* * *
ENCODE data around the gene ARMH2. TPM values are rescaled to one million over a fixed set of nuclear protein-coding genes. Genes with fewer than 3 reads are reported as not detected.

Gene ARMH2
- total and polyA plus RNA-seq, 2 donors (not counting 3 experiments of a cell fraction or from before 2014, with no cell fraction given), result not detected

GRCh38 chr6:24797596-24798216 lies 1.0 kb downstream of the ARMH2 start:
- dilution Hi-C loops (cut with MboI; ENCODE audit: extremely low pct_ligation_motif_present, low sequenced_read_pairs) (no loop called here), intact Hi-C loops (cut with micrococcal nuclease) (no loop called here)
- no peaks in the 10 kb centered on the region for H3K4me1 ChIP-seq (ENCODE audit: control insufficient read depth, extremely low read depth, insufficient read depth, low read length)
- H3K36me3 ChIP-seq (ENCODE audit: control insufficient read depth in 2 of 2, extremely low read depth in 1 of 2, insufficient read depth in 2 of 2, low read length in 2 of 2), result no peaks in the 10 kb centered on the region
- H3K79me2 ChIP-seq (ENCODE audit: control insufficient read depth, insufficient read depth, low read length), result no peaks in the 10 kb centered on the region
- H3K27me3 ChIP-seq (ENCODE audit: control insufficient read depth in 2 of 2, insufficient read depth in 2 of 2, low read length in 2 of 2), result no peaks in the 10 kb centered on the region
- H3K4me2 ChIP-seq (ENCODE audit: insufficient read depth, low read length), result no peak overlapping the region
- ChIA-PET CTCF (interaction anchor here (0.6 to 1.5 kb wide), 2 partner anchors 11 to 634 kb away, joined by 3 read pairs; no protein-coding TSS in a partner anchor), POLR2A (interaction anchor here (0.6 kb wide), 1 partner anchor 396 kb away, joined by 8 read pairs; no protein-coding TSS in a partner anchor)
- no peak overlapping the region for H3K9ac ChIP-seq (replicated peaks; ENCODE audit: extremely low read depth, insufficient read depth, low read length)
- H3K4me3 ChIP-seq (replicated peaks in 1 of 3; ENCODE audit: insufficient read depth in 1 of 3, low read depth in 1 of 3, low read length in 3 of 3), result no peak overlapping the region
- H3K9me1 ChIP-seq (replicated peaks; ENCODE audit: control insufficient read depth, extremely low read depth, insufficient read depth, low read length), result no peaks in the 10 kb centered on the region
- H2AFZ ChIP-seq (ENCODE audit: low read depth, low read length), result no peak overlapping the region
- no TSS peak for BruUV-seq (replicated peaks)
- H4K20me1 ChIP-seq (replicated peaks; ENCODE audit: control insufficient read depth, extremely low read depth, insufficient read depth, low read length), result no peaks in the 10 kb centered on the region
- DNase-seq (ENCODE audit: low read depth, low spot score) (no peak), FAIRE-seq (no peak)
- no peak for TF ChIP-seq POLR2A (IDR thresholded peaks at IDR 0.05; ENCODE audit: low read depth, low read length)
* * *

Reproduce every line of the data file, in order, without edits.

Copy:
ENCODE data around the gene ARMH2. TPM values are rescaled to one million over a fixed set of nuclear protein-coding genes. Genes with fewer than 3 reads are reported as not detected.

Gene ARMH2
- total and polyA plus RNA-seq, 2 donors (not counting 3 experiments of a cell fraction or from before 2014, with no cell fraction given), result not detected

GRCh38 chr6:24797596-24798216 lies 1.0 kb downstream of the ARMH2 start:
- dilution Hi-C loops (cut with MboI; ENCODE audit: extremely low pct_ligation_motif_present, low sequenced_read_pairs) (no loop called here), intact Hi-C loops (cut with micrococcal nuclease) (no loop called here)
- no peaks in the 10 kb centered on the region for H3K4me1 ChIP-seq (ENCODE audit: control insufficient read depth, extremely low read depth, insufficient read depth, low read length)
- H3K36me3 ChIP-seq (ENCODE audit: control insufficient read depth in 2 of 2, extremely low read depth in 1 of 2, insufficient read depth in 2 of 2, low read length in 2 of 2), result no peaks in the 10 kb centered on the region
- H3K79me2 ChIP-seq (ENCODE audit: control insufficient read depth, insufficient read depth, low read length), result no peaks in the 10 kb centered on the region
- H3K27me3 ChIP-seq (ENCODE audit: control insufficient read depth in 2 of 2, insufficient read depth in 2 of 2, low read length in 2 of 2), result no peaks in the 10 kb centered on the region
- H3K4me2 ChIP-seq (ENCODE audit: insufficient read depth, low read length), result no peak overlapping the region
- ChIA-PET CTCF (interaction anchor here (0.6 to 1.5 kb wide), 2 partner anchors 11 to 634 kb away, joined by 3 read pairs; no protein-coding TSS in a partner anchor), POLR2A (interaction anchor here (0.6 kb wide), 1 partner anchor 396 kb away, joined by 8 read pairs; no protein-coding TSS in a partner anchor)
- no peak overlapping the region for H3K9ac ChIP-seq (replicated peaks; ENCODE audit: extremely low read depth, insufficient read depth, low read length)
- H3K4me3 ChIP-seq (replicated peaks in 1 of 3; ENCODE audit: insufficient read depth in 1 of 3, low read depth in 1 of 3, low read length in 3 of 3), result no peak overlapping the region
- H3K9me1 ChIP-seq (replicated peaks; ENCODE audit: control insufficient read depth, extremely low read depth, insufficient read depth, low read length), result no peaks in the 10 kb centered on the region
- H2AFZ ChIP-seq (ENCODE audit: low read depth, low read length), result no peak overlapping the region
- no TSS peak for BruUV-seq (replicated peaks)
- H4K20me1 ChIP-seq (replicated peaks; ENCODE audit: control insufficient read depth, extremely low read depth, insufficient read depth, low read length), result no peaks in the 10 kb centered on the region
- DNase-seq (ENCODE audit: low read depth, low spot score) (no peak), FAIRE-seq (no peak)
- no peak for TF ChIP-seq POLR2A (IDR thresholded peaks at IDR 0.05; ENCODE audit: low read depth, low read length)